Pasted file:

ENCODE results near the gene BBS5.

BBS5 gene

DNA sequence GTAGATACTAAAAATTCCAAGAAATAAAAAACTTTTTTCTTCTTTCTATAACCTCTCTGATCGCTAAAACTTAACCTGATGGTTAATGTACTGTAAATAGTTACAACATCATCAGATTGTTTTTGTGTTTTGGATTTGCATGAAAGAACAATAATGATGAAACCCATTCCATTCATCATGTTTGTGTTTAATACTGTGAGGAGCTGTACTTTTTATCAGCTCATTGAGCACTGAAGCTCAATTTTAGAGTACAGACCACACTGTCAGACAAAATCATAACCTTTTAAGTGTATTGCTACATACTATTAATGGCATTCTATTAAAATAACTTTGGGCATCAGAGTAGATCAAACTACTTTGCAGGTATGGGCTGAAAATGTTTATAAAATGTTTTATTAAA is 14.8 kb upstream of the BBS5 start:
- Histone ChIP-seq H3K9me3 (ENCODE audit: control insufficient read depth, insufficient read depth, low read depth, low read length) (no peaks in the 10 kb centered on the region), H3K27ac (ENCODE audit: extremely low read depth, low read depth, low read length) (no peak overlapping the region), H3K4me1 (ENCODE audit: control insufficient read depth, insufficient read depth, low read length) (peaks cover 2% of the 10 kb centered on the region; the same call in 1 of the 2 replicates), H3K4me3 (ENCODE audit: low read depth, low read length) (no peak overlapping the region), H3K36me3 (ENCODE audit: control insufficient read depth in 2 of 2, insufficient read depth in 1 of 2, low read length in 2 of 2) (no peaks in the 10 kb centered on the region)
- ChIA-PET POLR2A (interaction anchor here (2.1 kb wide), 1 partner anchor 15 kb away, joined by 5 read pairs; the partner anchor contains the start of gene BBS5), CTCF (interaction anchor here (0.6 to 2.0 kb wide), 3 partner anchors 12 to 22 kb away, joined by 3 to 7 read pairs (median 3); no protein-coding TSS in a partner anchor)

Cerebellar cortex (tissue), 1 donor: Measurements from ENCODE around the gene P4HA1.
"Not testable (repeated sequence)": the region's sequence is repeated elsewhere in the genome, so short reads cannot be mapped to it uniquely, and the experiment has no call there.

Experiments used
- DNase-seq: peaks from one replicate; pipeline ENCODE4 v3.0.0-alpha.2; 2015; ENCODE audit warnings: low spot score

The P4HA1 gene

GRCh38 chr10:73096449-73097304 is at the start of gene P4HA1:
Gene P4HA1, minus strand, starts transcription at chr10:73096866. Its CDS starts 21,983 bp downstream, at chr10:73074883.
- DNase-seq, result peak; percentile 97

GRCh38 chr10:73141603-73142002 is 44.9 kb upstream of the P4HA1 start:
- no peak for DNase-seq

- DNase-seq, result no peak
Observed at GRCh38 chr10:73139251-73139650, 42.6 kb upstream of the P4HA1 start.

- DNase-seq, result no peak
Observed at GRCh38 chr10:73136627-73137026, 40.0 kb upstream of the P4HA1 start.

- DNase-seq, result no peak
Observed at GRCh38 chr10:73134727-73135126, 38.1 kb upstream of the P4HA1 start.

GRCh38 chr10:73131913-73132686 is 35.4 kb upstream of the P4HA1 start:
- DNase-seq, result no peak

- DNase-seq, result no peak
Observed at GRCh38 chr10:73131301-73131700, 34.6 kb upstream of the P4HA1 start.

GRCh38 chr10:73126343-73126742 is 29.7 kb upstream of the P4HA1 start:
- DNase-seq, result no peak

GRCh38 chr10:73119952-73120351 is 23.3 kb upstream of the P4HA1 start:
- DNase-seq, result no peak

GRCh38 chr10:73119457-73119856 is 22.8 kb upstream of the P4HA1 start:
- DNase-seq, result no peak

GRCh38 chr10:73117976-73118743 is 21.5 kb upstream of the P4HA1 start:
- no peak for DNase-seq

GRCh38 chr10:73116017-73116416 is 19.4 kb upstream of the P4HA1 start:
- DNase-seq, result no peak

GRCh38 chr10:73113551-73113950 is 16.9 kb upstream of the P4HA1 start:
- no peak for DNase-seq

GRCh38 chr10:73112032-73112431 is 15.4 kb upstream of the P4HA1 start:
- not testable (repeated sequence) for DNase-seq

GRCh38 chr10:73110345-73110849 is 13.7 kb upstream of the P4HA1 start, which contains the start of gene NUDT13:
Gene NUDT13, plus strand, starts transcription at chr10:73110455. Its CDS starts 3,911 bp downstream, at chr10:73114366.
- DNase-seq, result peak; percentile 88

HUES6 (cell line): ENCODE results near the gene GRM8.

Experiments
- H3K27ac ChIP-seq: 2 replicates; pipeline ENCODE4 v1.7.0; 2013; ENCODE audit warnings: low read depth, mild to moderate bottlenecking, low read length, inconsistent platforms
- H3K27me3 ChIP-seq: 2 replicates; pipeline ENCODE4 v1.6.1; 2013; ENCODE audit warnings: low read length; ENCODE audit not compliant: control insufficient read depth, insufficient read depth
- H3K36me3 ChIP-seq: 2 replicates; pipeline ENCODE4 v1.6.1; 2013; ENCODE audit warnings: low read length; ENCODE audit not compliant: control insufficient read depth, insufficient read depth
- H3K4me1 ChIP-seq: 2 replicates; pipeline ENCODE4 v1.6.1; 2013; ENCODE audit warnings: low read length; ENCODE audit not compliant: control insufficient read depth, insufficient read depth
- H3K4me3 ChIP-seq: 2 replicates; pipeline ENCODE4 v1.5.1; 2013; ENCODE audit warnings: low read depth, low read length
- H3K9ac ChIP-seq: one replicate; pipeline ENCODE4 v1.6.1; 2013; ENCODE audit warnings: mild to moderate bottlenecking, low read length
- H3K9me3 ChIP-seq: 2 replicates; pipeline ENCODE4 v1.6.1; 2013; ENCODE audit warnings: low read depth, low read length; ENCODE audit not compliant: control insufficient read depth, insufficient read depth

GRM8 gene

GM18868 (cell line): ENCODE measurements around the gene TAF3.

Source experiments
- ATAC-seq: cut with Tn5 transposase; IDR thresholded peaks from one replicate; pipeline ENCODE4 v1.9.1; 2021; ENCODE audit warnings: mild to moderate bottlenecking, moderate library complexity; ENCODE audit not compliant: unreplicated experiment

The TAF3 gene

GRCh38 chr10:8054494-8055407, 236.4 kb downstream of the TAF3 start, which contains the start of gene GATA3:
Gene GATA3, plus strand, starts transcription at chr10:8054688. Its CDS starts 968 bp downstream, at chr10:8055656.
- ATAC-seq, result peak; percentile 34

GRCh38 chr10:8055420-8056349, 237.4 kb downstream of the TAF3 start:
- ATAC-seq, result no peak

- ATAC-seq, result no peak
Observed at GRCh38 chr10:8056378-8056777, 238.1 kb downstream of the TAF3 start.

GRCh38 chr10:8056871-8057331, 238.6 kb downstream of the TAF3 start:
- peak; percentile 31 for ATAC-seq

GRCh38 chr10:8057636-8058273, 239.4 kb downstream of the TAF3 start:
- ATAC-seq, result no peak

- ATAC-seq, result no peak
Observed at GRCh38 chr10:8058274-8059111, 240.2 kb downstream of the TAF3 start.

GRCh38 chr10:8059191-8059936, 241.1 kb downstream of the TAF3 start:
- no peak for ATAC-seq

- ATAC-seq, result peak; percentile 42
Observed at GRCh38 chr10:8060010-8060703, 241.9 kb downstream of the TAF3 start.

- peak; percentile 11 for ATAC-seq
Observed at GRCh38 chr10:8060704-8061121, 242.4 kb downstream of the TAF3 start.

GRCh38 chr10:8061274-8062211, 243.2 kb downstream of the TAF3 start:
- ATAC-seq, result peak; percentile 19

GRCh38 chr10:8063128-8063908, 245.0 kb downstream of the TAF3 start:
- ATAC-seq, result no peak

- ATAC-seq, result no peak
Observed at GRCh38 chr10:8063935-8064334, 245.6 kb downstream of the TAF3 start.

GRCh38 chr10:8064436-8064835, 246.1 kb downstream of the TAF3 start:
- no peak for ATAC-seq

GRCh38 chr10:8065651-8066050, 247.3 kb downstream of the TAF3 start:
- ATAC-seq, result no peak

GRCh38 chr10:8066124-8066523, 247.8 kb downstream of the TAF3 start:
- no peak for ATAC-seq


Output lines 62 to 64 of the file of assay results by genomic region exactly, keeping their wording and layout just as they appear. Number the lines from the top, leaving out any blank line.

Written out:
- ATAC-seq, result no peak
Observed at GRCh38 chr10:8056378-8056777, 238.1 kb downstream of the TAF3 start.

GRCh38 chr10:8056871-8057331, 238.6 kb downstream of the TAF3 start: